Responding to Gendered Violence in a Pandemic in Bangladesh

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The use of a hotline and ‘door-to-door’ services to support women and girls in need of critical Sexual and Reproductive Health services in Bangladesh.

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Contact

Alden Nouga-Ngog Chief, Strategic Partnership & Development International Planned Parenthood Federation London, UK, [email protected] +1 6174129748

Case Study Source

International Planned Parenthood Federation

Project Status

ONGOING

Funder

Supported by a variety of unrestricted and restricted funders

CONTACT (AS LISTED IN ORIGINAL CASE STUDY)

Alden Nouga-Ngog Chief, Strategic Partnership & Development International Planned Parenthood Federation London, UK, [email protected] +1 6174129748

The use of a hotline and ‘door-to-door’ services to support women and girls in need of critical Sexual and Reproductive Health services in Bangladesh.

Introduction

Since the outbreak of COVID-19, emerging data and reports from those on the front lines have shown that all Sexual and Gender-Based Violence (SGBV), particularly domestic violence, has intensified. Gender inequalities and economic impacts triggered by COVID-19, alongside government restrictions, have led to a steep rise in Gender-Based Violence (GBV) in Bangladesh.

In the first ten months of 2020, 25,607 complaints of gender-based violence were received by the Bangladesh Rural Advancement Committee’s (BRAC) 410 Human Rights and Legal Aid Clinics across the country.

International Planned Parenthood Federation’s (IPPF) member association – Family Planning Association of Bangladesh (FPAB) – promptly adjusted their delivery to support women and girls needing critical sexual and reproductive health (SRH) and SGBV care through hotline support and ‘door-to-door’ services across the country.

About IPPF Bangladesh

The COVID-19 pandemic prompted FPAB to initiate their hotline service. Medical officers and counsellors from 21 FPAB branches provided support for both SRH services and specialized assistance for SGBV issues for women and girls.

The FPAB service design is decentralized, with eight divisional hotline numbers integrated with 21 FPAB branches, each containing a medical officer and counsellor. The tele-counselling via FPAB hotlines has allowed medical officers and counsellors to provide SGBV support and SRH telemedicine despite the government-mandated restrictions. These hotline services are enabled by an effective and user-friendly e-platform to report SGBV cases and trigger an emergency support system when required.

When there is high demand, FPAB also works through the government helpline for managing SGBV cases. Throughout COVID-19, all 21 FPAB branches have used the Ministry of Women and Children Affairs (MOWCA) hotline for extra support due to the high numbers of reported cases. Hotlines are integrated with specialized assistance through door-to-door services.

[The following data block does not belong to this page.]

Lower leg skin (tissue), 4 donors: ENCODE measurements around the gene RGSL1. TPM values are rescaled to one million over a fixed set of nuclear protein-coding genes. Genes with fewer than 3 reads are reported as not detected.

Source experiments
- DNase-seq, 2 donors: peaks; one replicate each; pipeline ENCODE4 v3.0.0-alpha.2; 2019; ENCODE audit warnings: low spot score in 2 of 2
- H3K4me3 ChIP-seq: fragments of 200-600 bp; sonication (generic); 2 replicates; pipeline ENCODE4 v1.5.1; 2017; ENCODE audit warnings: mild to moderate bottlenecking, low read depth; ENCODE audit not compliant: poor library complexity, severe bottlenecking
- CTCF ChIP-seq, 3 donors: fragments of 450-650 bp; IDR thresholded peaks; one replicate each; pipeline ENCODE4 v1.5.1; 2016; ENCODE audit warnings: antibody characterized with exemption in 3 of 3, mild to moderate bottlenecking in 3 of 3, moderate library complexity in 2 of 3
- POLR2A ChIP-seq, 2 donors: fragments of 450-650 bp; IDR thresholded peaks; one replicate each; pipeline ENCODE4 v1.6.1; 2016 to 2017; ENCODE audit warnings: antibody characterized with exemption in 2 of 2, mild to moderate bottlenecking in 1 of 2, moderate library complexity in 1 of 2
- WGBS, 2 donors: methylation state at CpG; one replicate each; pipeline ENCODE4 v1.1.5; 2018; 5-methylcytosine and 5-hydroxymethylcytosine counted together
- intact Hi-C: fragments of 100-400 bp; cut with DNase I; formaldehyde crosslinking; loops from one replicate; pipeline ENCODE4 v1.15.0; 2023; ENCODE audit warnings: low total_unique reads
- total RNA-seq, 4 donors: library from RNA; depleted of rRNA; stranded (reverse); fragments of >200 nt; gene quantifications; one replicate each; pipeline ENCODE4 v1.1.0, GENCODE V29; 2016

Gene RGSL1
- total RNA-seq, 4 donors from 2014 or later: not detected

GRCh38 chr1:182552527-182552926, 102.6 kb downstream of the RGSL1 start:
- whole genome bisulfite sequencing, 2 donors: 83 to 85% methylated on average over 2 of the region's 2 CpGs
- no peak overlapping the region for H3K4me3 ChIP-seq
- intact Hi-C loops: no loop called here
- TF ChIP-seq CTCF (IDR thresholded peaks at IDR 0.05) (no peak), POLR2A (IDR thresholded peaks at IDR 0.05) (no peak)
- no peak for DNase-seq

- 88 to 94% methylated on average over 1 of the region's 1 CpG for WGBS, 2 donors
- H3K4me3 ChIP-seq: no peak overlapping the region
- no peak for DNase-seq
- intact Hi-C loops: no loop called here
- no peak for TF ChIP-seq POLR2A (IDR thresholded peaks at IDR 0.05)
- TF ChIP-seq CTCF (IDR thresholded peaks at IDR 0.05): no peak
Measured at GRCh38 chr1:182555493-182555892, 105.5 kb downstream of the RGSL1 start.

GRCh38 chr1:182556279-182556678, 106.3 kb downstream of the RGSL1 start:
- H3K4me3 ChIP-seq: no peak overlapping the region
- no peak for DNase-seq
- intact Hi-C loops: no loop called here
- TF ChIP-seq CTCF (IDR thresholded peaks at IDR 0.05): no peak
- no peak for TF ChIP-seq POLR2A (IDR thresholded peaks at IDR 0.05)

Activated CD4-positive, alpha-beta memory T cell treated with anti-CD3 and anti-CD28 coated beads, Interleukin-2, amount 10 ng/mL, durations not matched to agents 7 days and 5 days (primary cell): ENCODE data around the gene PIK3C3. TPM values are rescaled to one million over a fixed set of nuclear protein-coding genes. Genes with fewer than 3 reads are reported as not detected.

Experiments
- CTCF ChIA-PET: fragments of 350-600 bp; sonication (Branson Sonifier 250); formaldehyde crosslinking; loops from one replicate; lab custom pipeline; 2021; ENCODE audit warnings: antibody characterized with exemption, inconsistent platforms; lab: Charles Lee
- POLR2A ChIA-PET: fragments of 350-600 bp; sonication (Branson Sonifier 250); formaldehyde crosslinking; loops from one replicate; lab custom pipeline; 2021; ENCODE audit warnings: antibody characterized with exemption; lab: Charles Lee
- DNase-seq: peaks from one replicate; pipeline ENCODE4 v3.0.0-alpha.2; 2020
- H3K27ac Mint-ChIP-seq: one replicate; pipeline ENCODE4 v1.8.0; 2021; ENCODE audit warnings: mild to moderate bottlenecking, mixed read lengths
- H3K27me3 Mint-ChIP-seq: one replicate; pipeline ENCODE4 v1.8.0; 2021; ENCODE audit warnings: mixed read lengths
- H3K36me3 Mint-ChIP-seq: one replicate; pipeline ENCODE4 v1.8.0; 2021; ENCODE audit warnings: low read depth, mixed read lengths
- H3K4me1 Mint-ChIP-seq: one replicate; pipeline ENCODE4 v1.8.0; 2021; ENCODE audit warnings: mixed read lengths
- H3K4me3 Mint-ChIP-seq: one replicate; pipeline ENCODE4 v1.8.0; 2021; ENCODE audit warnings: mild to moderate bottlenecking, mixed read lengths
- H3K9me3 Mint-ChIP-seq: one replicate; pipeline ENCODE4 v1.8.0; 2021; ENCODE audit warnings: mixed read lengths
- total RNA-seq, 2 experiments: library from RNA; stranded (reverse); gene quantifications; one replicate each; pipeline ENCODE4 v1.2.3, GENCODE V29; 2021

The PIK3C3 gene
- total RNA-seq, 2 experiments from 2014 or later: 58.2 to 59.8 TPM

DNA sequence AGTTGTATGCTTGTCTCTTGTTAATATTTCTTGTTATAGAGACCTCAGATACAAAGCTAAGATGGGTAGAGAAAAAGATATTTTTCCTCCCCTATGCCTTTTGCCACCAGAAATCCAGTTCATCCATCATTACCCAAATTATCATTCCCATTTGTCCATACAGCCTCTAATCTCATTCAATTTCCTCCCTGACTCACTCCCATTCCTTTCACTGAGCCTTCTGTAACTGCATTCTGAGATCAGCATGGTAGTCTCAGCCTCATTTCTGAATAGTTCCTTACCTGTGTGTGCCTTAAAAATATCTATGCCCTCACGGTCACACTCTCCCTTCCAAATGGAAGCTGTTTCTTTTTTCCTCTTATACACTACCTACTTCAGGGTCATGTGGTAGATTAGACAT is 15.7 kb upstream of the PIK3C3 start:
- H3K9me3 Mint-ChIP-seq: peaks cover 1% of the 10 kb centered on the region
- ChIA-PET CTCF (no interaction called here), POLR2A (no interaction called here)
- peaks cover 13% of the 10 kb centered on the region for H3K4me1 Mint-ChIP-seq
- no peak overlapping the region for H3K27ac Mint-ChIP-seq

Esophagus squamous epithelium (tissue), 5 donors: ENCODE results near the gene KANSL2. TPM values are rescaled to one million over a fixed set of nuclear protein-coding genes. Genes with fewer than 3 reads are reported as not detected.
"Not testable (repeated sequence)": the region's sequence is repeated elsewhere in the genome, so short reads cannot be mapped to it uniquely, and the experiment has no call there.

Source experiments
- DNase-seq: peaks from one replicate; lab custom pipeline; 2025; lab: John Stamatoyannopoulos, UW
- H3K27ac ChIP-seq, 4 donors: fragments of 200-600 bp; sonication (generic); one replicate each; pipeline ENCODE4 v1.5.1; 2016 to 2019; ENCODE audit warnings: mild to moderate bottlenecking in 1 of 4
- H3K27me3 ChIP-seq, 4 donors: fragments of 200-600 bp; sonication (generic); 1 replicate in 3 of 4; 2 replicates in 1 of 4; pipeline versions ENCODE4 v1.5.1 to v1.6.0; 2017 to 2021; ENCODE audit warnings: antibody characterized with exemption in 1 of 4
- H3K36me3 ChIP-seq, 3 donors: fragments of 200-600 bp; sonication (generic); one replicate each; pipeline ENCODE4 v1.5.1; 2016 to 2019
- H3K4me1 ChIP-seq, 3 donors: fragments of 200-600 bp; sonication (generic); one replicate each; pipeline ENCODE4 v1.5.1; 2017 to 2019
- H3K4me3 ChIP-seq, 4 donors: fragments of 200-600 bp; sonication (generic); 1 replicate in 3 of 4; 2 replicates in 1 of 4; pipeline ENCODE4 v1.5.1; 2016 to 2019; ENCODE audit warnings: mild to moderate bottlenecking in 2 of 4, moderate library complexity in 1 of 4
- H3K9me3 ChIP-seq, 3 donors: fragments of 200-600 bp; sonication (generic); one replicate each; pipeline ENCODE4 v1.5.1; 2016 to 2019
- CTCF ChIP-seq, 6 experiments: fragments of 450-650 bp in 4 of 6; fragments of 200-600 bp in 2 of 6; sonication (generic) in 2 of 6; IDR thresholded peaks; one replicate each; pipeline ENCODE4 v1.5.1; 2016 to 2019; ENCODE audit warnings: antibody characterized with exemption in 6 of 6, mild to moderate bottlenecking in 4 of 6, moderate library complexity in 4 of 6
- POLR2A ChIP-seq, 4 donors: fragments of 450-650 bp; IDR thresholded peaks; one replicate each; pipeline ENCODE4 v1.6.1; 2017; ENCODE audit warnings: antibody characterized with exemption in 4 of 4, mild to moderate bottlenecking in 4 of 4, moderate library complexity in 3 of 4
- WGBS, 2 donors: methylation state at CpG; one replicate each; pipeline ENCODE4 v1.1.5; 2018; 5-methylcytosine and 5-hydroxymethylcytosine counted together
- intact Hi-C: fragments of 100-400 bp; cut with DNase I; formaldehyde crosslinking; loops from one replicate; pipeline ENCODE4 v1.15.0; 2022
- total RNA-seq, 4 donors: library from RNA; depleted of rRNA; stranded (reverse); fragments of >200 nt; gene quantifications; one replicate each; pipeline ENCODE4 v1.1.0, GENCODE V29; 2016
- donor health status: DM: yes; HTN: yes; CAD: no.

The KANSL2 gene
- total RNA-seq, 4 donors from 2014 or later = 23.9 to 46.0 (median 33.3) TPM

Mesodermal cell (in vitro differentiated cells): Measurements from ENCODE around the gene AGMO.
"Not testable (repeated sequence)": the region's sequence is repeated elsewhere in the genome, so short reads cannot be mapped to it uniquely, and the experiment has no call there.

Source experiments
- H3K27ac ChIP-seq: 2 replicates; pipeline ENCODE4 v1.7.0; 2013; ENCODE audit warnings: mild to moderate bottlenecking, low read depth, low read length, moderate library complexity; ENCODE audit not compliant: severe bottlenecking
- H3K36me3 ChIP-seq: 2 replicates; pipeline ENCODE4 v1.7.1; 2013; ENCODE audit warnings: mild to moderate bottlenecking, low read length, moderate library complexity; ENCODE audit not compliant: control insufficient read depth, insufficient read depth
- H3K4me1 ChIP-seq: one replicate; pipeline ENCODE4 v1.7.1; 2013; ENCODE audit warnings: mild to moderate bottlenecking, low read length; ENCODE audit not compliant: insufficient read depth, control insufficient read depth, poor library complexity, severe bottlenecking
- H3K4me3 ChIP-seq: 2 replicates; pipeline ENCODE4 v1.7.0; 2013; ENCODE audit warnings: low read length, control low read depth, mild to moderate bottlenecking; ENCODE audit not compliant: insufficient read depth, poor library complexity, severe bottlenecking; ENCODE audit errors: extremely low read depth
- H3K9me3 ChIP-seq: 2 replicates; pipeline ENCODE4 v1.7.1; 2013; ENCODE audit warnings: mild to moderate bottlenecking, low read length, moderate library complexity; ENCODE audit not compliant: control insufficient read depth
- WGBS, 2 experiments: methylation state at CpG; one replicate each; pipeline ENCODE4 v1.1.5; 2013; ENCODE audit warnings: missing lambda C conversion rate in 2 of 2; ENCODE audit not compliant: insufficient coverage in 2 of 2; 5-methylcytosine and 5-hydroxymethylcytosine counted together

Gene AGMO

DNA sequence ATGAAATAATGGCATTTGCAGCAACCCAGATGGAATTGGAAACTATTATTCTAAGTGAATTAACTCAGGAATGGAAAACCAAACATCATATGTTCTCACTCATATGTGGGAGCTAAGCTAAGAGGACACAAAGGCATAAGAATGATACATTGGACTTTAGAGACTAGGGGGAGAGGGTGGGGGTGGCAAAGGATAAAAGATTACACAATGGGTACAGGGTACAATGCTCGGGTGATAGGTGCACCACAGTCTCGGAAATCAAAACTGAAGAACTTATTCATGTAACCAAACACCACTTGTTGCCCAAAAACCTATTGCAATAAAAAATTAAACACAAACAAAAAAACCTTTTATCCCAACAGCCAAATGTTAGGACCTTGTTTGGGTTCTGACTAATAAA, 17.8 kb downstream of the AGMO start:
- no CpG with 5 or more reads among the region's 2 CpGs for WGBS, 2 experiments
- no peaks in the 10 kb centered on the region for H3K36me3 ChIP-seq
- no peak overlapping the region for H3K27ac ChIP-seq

Evaluation and Results

Through their digital health interventions (DHIs), FPAB delivered over 23,000 SRHR services throughout 2020.

Approximately 150 of these were SGBV services, and nearly 1,700 were for counselling on various SRHR issues, including SGBV. Through shifting services to digital means during COVID-19 that had not previously been undertaken, these services allowed the timely provision of critical care and support to many women and families.

Lessons Learned

– It was found that there was limited public knowledge of what services were available and where to access services immediately. As such, there is a need to allocate funds and raise awareness of hotlines through radio messaging, sound systems for community engagement drives, TV, and national newspaper advertisements.
– Assigning dedicated, full-time staffing by a service provider for hotline management is essential for effective implementation. Full-time dedicated staffing of the hotline wasn’t available before and the service became more effective when it was introduced.
– The high demand for services meant that doctors were answering calls at home, bringing to light the need for adequate funding and resourcing to increase surge capacity.

CONCLUSION

SGBV care is already an existing and permanent feature of FPAB through clinical services, including screening, counselling and referrals. However, the newly created hotline will support and upscale these existing efforts. Moving forward, the essential SGBV work of FPAB will be enhanced by increasing awareness of services, as well as undertaking local level advocacy and capacity building activities with communities on SGBV.

FPAB will liaise with partners and donors to continue to mobilize resources to increase the sustainability of hotline services. The success of this technological innovation in increasing access to essential and life-saving services will help to protect, restore and improve the lives of victims, thereby improving their health outcomes and the life prospects of their families and communities.

References

  1. Sharmin LD, Khalili L, & Saltmarsh S-J, (2021). ’30 ways BRAC prevents violence against women and children in Bangladesh’. BRAC, viewed 11 October 2021.